Because of the traditional Animafest picnic, this year taking the festival guests to the heavenly Botanical Gardens to rest in the shade of the landscape arboretum and the flower parterre labyrinth, the festival projectors on Thursday will turn on somewhat later than the previous days. And while the animators give themselves away to the charms of Zagreb’s nature and culture sight, attracting countless visitors since 1889 with over 5000 plant species, the retrospective of the Polish School of Film, Television and Theatre in Łódź, the winner of the Best Animation School Award, established in 1948, will begin at the SC Cinema (3.30pm). One of the oldest and most prestigious film schools globally, whose Animation Department is currently led by the legendary Piotr Dumała, is introducing itself with nine works mainly by younger generation female directors, many of which – like Marta Magnuska, Renata Gąsiorowska and Paulina Ziółkowska – are already known to the Animafest audience.
At 5.30pm the same venue is rerunning the Student Film Competition 3, with works like the student Oscar winning Beauty, the minimalist-psychotherapeutic Helfer, the vibrant I’m Not Feeling Very Well by Sunčana Brkulj, and the magnificent The Shadow of the Sun, as well as Marbles by Natalia Spychała, another Łódź student.
Prime time is, as usual, reserved for Grand Competition Short Film, whose fourth block is also marked by Polish creativity. The already mentioned Piotr Dumała, both an animation traditionalist and innovator, a ‘sculptor among animators’, is representing a contemporary outlook on the famous Biblical tale and the iconic painting The Last Supper in his idiosyncratic plaster plaque technique. This black and white etude, referring also to Gustave Doré and placing Christ and his disciples on a speeding train, is accompanied by the sound of a string quartet. A few generations younger, but also acclaimed graduate from Łódź, Izabela Plucińska, the winner of the Berlin’s Silver Bear, appears with a powerfully different Claymation film about obesity and "foot loving" Portrait of Suzanne, which can be read as hunger for closeness or a tale of loneliness and jealousy, but this adaptation of Roland Topor’s surrealist classic will primarily make people laugh with its grotesque. Another wondrous but visually stunning film is the Greek Violent Equation inspired by Kostis Georgiou’s painting, something completely different in the field of computer animation and exploration of the horizons of a dystopian cosmic empire. When it comes to cinemas not seen so often at Animafest, a fascinating Colombian technical bravado of stop motion dystopia and ecological message whose cardboard landscape we wonder in the POV of the protagonist is called Intronaut and is one of the exploratory films that can, in Croatia, be seen only at Animafest. Finally, in a voyeuristic film about cheating, investigation and lust Symbiosis by Nadja Andrasev, the wife follows her husband’s many lovers, cataloguing them as a sort of ‘herbarium’ and ‘terrarium’ of sexual practices and senses. The beautiful colours of Symbiosis speak about alienation, lack of communication and loss of attraction, but avoid objectifying women, turning them into show runners on the carnal market. The Q&A after the screening is hosted by Nino Kovačić.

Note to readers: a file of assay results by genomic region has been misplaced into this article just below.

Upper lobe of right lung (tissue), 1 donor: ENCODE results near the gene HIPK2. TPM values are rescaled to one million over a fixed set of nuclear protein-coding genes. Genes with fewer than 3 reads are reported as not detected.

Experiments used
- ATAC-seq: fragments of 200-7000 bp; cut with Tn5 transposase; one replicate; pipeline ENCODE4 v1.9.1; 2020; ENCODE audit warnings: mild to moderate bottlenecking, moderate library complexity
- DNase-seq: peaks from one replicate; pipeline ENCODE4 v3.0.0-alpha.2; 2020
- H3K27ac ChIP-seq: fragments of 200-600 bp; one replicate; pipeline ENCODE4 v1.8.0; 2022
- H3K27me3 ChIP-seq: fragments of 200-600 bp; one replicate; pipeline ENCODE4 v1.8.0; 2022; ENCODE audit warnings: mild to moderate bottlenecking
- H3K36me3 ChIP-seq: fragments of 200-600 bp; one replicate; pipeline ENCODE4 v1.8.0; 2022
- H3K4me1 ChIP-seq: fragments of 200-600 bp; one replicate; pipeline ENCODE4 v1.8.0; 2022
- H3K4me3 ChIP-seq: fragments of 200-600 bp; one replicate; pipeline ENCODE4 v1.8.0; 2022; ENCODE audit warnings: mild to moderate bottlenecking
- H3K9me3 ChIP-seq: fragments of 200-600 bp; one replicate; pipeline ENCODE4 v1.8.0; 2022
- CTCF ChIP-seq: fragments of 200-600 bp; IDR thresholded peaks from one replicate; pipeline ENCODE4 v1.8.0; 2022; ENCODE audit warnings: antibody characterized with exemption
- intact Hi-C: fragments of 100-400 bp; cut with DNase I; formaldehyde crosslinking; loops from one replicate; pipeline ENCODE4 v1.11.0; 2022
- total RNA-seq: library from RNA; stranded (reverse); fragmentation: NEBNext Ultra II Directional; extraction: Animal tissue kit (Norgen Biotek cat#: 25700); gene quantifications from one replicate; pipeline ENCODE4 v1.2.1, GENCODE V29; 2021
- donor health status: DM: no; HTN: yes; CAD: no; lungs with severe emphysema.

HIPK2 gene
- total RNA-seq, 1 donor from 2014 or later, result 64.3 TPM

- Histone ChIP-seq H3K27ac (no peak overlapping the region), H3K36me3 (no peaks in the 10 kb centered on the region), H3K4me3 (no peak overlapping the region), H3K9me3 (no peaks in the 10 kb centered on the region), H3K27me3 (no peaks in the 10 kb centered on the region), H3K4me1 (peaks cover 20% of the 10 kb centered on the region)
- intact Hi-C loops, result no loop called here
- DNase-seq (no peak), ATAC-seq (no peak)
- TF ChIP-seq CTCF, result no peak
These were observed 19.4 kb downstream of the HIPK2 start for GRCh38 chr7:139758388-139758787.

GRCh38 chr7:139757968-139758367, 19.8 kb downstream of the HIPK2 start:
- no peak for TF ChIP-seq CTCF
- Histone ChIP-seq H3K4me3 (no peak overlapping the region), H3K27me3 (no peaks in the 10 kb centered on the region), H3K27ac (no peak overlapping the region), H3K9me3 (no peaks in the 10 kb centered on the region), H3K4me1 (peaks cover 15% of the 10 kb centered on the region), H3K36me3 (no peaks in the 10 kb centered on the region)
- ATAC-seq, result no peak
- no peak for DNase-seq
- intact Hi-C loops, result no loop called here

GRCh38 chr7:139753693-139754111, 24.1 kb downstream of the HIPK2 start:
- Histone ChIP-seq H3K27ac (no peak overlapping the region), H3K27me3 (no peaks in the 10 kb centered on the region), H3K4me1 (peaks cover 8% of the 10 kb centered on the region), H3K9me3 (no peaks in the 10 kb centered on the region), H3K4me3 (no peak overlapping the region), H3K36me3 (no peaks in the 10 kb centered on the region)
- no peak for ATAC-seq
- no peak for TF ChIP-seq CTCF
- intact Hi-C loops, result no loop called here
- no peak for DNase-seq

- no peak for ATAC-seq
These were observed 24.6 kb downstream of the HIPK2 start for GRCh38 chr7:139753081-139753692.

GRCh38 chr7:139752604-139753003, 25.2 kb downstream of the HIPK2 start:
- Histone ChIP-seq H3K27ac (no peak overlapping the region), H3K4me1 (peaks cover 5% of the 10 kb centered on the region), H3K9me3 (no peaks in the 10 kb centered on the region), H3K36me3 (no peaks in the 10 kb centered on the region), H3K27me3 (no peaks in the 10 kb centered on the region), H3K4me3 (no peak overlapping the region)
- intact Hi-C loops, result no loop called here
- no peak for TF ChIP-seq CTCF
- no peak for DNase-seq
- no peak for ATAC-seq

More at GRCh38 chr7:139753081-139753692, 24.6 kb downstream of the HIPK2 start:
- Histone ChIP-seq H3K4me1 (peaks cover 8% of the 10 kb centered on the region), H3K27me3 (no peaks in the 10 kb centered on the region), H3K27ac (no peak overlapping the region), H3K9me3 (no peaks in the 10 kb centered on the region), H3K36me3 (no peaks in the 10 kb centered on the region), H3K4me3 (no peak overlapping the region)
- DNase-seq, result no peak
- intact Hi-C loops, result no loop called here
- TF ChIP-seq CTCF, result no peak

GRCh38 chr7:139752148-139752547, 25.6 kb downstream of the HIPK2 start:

At 10pm Animafest invites you to the Croatian premiere of Dalibor Barić’s feature animation debut Accidental Luxuriance of the Translucent Watery Rebus. After a world premiere in Annecy, the champion of Croatian found footage and a globally acclaimed experimentalist, undoubtedly the most significant contemporary Croatian sci-fi filmmaker, is presenting his most ambitious project so far. After a wonderfully received SF trilogy in which he explored lavish and nostalgic visuals made by an intermedia recombination of rich genre history, with a brilliant atmosphere and optical and sound quality winking at the genre lovers, Barić’s explosive imagination raising the cinematic record to the status of humanity’s memory now embarks towards other genres and a somewhat different legacy. Accidental Luxuriance of the Translucent Watery Rebus is a philosophical-revolutionary, animated live action, collage-rotoscopic-photo crime story, a bit reminiscent of Barić’s earlier creativity in reference to ready-made and comic books, with strong contributions from other pop cultural artefacts. A viewer should simply forget about the classical narrative style and delve into this big screen noir sonata. A Q&A with Dalibor Barić in the late-night slot is hosted by Silvestar Mileta.
The Animafest Podcast continues today; Thomas Johnson and Adam Butcher chat with the festival guests on all things animation. It is available on the link: https://bit.ly/2S9RCQ0, and the first episode is already online.
The events at the &TD Theatre begin at 4.30pm with a rerun of the Student Film Competition 1 (the must see Portrait of a Woman, There Were Four of Us and SH_T HAPPENS), continues at 6.30pm with another chance to see Grand Competition 1 (with the Chinese black and white philosophical triptych on time and male-female relationships The Six, stop motion Ties about leaving the family home, Andreas Hykade’s new film about a childhood at the Marian pilgrimage site Altötting, ‘veteran’ intimate family documentary Souvenir Souvenir, My Exercise by Atsushi Wada and the vibrant Croatian queer crime story Murder at the Cathedral) and finishes with a rerun of the Focus on Hungary 3 section (8pm, with Gustav and other classics) and World Panorama 1 (10pm).